Animal activist and Hallandale Beach Commissioner Michele Lazarow, who made the request, said she suspects it was a bid to cover the shelter’s tracks.

Local 10 has also obtained an email from one of Adair’s now-former underlings, animal care supervisor Irene Feser, telling Adair she was “uncomfortable” changing records at the shelter, writing that it’s “not a good idea … especially if a records request is involved … to change information on a record.” 

Adair replied that Feser was “reading more into this” than she should be, claiming it was just a “quality control check,” and asking him to come see him in his office. 

“This was somebody who had worked long enough at the county to know that she should not do that,” Lazarow said. 

Sharief said the county’s investigation’s findings will be made public when it is completed.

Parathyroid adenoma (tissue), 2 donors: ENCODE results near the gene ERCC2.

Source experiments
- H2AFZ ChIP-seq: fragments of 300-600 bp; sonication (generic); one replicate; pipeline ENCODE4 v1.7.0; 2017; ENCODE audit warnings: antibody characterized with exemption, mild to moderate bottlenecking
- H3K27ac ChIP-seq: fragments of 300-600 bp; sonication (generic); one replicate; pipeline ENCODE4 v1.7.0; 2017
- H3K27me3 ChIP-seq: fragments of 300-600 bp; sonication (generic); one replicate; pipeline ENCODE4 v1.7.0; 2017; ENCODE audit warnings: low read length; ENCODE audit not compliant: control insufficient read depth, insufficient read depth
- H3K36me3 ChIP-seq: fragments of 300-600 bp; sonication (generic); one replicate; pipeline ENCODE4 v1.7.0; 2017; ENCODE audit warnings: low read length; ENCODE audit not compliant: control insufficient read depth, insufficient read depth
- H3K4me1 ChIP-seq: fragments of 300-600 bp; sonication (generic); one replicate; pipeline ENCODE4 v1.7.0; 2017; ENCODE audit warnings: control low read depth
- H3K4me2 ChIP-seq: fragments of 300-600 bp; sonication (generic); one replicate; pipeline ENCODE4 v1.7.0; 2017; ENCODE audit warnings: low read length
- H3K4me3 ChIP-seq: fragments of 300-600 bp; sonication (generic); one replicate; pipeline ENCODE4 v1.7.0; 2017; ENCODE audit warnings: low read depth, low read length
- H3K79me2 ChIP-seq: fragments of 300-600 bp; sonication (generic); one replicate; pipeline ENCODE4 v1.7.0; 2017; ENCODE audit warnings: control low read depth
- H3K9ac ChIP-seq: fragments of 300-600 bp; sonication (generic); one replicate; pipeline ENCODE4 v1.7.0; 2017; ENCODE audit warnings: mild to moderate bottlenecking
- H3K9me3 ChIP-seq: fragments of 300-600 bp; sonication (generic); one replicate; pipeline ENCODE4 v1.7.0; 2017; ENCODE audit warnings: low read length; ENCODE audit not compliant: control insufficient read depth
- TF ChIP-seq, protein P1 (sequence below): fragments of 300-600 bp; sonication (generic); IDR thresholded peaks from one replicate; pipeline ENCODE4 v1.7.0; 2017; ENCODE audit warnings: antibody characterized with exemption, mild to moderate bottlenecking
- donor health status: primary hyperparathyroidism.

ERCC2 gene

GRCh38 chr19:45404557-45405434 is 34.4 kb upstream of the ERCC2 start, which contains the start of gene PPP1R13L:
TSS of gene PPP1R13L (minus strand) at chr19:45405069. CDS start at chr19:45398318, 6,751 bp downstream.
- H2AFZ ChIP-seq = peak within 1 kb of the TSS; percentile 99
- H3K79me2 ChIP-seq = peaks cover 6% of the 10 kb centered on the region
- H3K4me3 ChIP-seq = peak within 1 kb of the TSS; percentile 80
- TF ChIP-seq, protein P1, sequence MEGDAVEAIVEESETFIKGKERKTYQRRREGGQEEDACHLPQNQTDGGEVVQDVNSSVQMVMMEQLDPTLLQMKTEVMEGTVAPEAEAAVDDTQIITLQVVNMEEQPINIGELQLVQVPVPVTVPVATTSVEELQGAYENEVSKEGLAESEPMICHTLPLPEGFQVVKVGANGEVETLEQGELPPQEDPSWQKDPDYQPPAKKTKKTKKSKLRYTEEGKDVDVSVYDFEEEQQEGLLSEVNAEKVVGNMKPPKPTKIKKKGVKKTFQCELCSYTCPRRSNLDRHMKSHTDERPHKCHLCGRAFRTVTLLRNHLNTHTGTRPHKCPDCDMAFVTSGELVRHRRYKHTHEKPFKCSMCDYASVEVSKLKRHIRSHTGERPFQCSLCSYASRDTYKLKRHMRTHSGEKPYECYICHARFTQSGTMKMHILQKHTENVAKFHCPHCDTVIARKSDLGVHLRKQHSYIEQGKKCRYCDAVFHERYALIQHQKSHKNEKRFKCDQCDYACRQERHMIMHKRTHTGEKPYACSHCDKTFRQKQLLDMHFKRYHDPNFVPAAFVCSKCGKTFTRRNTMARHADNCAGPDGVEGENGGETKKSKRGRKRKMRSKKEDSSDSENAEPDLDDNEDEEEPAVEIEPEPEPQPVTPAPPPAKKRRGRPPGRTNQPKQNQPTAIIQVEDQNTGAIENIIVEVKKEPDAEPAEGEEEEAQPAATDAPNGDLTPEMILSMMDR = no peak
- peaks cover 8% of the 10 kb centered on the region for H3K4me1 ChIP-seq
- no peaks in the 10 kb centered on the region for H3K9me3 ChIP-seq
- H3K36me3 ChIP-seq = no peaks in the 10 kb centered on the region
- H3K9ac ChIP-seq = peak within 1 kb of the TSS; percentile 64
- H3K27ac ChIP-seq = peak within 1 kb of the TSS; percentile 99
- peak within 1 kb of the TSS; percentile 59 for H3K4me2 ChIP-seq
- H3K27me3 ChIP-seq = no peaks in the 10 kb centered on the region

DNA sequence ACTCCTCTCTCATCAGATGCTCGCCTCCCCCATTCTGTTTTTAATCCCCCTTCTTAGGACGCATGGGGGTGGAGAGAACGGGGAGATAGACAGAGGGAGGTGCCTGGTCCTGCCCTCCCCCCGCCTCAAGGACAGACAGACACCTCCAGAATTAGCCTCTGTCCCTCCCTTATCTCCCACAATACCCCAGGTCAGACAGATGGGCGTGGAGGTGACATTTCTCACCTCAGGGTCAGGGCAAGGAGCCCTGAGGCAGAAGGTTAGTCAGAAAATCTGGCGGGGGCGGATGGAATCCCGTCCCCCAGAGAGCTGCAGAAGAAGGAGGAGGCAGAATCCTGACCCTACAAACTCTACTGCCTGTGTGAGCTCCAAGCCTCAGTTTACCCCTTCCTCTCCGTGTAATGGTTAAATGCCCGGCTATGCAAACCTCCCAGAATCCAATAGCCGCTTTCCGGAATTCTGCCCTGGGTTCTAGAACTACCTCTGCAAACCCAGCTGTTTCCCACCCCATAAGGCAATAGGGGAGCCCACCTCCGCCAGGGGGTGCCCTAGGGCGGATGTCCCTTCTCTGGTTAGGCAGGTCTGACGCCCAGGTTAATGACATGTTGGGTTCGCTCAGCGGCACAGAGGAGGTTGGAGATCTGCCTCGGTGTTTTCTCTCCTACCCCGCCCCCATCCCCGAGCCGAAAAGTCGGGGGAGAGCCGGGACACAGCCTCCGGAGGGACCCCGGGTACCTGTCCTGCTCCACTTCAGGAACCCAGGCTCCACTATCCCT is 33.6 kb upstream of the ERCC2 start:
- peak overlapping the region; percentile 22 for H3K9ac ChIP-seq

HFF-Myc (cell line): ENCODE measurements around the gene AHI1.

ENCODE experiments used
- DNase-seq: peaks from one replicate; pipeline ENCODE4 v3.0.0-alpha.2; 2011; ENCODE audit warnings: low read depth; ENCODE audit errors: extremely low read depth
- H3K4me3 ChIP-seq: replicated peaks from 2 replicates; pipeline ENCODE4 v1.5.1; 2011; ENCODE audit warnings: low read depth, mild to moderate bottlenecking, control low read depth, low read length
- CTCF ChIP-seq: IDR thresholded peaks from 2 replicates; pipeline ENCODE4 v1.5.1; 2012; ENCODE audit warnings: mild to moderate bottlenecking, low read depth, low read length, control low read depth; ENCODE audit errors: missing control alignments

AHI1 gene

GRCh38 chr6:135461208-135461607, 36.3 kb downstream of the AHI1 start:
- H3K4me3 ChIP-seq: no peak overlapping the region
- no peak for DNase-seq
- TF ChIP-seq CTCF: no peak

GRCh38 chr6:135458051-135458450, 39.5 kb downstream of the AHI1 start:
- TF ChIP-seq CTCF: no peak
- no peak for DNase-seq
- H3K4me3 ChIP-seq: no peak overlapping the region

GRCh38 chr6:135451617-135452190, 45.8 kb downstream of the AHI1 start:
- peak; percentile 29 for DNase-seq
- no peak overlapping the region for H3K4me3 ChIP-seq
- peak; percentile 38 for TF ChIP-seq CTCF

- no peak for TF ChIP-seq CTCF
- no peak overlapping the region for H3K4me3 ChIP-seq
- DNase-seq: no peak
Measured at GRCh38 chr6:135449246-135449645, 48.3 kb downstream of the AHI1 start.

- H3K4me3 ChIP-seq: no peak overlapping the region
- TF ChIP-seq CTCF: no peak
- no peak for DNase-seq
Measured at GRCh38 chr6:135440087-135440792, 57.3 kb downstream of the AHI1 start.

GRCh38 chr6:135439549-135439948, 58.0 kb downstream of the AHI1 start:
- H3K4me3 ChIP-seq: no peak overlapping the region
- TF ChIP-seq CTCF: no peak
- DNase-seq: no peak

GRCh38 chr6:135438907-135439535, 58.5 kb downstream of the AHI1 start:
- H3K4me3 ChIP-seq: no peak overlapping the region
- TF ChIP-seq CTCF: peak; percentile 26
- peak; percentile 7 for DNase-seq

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South Miami resident catches driver dumping debris in neighborhood

South Floridians are all desperate for debris left behind by Hurricane Irma to finally get picked up and hauled away from their lawns, but police say there is a group that is cashing in by picking up, but not dropping off.  

Like most of his neighbors, South Miami resident Gary Hebert is still dealing with a huge mess, so when he saw a cleanup truck pull up to his home Monday morning, he couldn’t help but smile.